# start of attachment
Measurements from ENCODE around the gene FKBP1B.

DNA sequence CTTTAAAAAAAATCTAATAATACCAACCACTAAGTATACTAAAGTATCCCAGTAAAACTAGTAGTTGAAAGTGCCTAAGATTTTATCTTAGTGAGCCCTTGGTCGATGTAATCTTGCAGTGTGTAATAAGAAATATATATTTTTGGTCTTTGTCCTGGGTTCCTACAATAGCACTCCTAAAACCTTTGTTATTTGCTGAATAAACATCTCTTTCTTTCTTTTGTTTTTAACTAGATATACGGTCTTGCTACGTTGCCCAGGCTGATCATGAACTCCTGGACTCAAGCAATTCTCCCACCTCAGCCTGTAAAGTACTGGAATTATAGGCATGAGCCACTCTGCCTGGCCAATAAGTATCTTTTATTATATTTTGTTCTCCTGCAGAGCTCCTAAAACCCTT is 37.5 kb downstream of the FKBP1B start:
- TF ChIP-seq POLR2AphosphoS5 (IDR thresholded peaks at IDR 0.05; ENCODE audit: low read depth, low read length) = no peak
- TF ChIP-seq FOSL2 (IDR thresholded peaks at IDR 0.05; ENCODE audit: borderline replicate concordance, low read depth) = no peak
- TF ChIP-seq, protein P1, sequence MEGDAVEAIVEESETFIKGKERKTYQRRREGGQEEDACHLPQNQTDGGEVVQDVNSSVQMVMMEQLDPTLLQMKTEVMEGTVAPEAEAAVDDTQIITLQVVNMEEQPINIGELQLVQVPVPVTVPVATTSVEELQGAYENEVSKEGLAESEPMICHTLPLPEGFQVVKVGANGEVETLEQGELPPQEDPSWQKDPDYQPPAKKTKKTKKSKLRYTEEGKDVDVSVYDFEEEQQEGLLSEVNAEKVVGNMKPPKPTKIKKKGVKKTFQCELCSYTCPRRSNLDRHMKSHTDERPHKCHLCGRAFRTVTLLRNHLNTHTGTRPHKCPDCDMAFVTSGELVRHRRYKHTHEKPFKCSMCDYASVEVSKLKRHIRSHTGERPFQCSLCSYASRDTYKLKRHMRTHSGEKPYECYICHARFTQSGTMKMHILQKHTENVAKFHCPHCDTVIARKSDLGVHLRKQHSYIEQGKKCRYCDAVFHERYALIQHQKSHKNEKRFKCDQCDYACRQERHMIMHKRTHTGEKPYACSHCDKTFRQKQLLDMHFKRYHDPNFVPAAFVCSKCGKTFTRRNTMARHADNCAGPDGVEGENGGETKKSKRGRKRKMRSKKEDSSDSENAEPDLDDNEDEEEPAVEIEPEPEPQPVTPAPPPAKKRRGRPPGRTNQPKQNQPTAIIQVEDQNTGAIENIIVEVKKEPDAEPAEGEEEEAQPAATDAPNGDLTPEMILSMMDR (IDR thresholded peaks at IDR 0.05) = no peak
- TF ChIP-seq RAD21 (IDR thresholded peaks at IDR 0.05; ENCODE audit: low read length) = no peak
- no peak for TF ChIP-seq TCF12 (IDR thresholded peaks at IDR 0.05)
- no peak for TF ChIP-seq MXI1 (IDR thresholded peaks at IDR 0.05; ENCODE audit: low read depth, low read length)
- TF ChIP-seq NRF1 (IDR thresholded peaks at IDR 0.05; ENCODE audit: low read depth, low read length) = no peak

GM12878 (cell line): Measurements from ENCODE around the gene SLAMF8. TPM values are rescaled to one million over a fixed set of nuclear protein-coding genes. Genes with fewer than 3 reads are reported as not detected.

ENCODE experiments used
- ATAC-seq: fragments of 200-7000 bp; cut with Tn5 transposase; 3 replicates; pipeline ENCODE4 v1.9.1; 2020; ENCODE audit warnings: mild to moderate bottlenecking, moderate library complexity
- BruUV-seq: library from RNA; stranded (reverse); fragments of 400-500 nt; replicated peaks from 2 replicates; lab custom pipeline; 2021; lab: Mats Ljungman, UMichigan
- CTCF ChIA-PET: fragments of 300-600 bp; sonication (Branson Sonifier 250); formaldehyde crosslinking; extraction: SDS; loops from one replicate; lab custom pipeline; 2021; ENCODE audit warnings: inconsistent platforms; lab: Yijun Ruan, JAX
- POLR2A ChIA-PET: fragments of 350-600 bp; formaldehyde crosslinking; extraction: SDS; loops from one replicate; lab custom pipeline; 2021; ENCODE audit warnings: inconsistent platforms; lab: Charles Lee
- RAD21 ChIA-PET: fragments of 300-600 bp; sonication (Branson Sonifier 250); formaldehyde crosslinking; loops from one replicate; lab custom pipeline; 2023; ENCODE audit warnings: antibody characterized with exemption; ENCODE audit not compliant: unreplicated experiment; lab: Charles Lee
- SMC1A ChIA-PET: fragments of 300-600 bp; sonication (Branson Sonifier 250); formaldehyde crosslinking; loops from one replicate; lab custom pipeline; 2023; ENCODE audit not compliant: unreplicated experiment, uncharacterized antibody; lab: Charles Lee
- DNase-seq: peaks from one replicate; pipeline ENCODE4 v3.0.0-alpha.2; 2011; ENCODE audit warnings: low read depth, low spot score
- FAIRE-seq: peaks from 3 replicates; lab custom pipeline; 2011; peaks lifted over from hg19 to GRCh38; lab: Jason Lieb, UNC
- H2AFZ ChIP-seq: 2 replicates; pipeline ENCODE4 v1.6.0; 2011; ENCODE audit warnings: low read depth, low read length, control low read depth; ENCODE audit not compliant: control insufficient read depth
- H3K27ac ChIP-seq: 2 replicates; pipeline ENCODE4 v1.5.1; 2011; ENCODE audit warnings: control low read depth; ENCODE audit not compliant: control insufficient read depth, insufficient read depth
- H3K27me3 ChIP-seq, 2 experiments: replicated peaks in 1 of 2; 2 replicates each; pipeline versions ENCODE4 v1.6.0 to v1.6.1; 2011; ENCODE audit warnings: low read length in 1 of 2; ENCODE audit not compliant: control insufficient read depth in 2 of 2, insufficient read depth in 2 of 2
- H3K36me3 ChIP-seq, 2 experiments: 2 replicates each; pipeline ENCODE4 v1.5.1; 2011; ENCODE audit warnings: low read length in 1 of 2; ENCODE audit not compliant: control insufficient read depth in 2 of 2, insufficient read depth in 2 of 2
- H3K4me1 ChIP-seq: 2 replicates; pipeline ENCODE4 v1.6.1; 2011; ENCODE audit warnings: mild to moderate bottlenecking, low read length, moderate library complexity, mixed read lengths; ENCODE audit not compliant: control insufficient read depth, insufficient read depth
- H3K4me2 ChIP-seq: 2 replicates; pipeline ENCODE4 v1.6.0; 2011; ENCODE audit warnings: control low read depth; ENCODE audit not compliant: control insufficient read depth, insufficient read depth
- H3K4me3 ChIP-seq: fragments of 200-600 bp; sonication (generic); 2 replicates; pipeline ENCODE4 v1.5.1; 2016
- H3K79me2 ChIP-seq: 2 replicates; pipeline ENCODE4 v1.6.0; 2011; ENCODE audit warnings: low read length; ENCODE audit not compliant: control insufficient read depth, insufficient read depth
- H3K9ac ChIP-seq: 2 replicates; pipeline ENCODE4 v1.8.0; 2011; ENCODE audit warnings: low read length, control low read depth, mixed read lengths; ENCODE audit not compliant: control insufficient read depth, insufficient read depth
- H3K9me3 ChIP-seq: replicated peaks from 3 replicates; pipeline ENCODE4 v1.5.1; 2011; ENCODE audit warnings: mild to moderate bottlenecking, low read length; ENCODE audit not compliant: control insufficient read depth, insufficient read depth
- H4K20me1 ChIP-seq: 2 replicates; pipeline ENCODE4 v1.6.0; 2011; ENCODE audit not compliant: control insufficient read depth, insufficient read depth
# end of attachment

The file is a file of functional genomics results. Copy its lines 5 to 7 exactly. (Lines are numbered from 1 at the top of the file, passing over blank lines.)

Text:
- TF ChIP-seq, protein P1, sequence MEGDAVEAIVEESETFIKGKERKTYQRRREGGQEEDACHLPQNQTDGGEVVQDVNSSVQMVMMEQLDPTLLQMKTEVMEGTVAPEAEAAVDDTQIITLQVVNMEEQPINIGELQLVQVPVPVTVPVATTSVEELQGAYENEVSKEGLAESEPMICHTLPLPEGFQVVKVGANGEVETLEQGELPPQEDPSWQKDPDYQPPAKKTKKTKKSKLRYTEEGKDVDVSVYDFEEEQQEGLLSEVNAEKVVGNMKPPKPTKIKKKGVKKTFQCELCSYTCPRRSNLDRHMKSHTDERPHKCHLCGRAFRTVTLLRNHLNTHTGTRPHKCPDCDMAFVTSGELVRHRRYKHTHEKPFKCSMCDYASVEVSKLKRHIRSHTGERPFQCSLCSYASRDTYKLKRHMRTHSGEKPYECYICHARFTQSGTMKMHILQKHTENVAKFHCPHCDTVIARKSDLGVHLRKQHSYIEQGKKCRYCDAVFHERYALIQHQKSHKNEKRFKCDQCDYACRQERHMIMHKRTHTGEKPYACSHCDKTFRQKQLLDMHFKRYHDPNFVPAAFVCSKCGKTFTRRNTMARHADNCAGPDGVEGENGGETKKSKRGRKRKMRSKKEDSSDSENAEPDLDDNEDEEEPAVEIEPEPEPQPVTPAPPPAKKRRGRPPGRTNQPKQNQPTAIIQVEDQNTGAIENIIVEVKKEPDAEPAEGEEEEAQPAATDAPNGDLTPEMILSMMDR (IDR thresholded peaks at IDR 0.05) = no peak
- TF ChIP-seq RAD21 (IDR thresholded peaks at IDR 0.05; ENCODE audit: low read length) = no peak
- no peak for TF ChIP-seq TCF12 (IDR thresholded peaks at IDR 0.05)